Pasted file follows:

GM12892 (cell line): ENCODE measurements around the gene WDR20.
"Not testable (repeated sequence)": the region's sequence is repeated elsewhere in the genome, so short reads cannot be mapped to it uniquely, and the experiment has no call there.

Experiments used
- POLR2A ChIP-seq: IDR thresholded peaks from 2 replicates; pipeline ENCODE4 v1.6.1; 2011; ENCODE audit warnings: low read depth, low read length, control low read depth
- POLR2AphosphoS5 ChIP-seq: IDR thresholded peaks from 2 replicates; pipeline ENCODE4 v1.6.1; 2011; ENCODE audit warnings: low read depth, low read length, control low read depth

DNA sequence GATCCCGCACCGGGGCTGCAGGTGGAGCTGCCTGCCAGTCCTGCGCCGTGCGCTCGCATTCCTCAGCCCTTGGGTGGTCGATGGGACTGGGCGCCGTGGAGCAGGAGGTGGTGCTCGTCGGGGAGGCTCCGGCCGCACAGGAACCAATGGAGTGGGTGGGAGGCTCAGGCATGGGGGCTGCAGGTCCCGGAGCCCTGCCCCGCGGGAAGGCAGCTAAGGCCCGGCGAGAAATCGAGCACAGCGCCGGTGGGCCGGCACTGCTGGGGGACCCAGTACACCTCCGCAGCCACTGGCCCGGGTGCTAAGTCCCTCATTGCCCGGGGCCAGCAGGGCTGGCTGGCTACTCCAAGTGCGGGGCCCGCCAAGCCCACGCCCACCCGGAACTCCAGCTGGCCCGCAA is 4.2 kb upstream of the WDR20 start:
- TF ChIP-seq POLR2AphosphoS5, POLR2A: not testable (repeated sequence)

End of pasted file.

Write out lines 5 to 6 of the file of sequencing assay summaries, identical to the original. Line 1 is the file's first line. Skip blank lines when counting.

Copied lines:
- POLR2AphosphoS5 ChIP-seq: IDR thresholded peaks from 2 replicates; pipeline ENCODE4 v1.6.1; 2011; ENCODE audit warnings: low read depth, low read length, control low read depth

DNA sequence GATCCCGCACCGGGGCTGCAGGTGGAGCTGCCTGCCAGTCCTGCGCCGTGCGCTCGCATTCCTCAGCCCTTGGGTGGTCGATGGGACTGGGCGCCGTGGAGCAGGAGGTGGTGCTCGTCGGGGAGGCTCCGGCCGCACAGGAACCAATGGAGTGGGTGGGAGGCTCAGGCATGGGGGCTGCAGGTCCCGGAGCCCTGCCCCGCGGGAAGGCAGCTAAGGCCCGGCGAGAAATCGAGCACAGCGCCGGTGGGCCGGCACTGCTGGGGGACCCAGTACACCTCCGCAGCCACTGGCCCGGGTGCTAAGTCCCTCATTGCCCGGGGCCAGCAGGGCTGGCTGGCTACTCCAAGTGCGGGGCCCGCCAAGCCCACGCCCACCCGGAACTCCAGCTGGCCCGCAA is 4.2 kb upstream of the WDR20 start: